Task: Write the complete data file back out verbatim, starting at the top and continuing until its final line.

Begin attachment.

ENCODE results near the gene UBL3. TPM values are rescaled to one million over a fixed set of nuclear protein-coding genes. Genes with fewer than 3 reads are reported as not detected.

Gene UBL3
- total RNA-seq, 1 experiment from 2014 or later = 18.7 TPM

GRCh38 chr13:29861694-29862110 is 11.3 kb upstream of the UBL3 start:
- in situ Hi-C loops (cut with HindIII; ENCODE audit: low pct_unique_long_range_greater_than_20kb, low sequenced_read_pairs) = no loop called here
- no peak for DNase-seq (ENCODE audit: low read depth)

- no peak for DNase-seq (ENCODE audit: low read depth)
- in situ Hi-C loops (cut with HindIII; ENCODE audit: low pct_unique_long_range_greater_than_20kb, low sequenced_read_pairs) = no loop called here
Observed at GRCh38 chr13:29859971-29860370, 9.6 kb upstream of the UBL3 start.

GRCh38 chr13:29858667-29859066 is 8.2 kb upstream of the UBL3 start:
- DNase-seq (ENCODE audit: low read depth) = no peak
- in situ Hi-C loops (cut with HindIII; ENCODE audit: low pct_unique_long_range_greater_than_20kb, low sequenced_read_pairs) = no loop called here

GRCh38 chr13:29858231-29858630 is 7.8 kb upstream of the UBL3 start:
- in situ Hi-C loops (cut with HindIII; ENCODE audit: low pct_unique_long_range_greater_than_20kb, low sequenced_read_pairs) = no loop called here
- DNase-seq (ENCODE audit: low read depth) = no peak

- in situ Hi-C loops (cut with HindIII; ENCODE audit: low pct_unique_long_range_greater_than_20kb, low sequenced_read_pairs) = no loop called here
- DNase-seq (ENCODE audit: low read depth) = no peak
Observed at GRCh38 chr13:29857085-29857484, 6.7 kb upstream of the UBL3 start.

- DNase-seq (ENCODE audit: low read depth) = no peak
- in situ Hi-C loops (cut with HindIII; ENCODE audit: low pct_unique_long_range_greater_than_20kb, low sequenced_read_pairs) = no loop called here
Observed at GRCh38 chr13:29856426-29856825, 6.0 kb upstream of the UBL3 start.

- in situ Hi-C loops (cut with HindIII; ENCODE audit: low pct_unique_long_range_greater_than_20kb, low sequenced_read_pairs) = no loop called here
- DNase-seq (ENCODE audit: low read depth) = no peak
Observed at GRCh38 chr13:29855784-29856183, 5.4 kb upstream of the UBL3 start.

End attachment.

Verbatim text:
ENCODE results near the gene UBL3. TPM values are rescaled to one million over a fixed set of nuclear protein-coding genes. Genes with fewer than 3 reads are reported as not detected.

Gene UBL3
- total RNA-seq, 1 experiment from 2014 or later = 18.7 TPM

GRCh38 chr13:29861694-29862110 is 11.3 kb upstream of the UBL3 start:
- in situ Hi-C loops (cut with HindIII; ENCODE audit: low pct_unique_long_range_greater_than_20kb, low sequenced_read_pairs) = no loop called here
- no peak for DNase-seq (ENCODE audit: low read depth)

- no peak for DNase-seq (ENCODE audit: low read depth)
- in situ Hi-C loops (cut with HindIII; ENCODE audit: low pct_unique_long_range_greater_than_20kb, low sequenced_read_pairs) = no loop called here
Observed at GRCh38 chr13:29859971-29860370, 9.6 kb upstream of the UBL3 start.

GRCh38 chr13:29858667-29859066 is 8.2 kb upstream of the UBL3 start:
- DNase-seq (ENCODE audit: low read depth) = no peak
- in situ Hi-C loops (cut with HindIII; ENCODE audit: low pct_unique_long_range_greater_than_20kb, low sequenced_read_pairs) = no loop called here

GRCh38 chr13:29858231-29858630 is 7.8 kb upstream of the UBL3 start:
- in situ Hi-C loops (cut with HindIII; ENCODE audit: low pct_unique_long_range_greater_than_20kb, low sequenced_read_pairs) = no loop called here
- DNase-seq (ENCODE audit: low read depth) = no peak

- in situ Hi-C loops (cut with HindIII; ENCODE audit: low pct_unique_long_range_greater_than_20kb, low sequenced_read_pairs) = no loop called here
- DNase-seq (ENCODE audit: low read depth) = no peak
Observed at GRCh38 chr13:29857085-29857484, 6.7 kb upstream of the UBL3 start.

- DNase-seq (ENCODE audit: low read depth) = no peak
- in situ Hi-C loops (cut with HindIII; ENCODE audit: low pct_unique_long_range_greater_than_20kb, low sequenced_read_pairs) = no loop called here
Observed at GRCh38 chr13:29856426-29856825, 6.0 kb upstream of the UBL3 start.

- in situ Hi-C loops (cut with HindIII; ENCODE audit: low pct_unique_long_range_greater_than_20kb, low sequenced_read_pairs) = no loop called here
- DNase-seq (ENCODE audit: low read depth) = no peak
Observed at GRCh38 chr13:29855784-29856183, 5.4 kb upstream of the UBL3 start.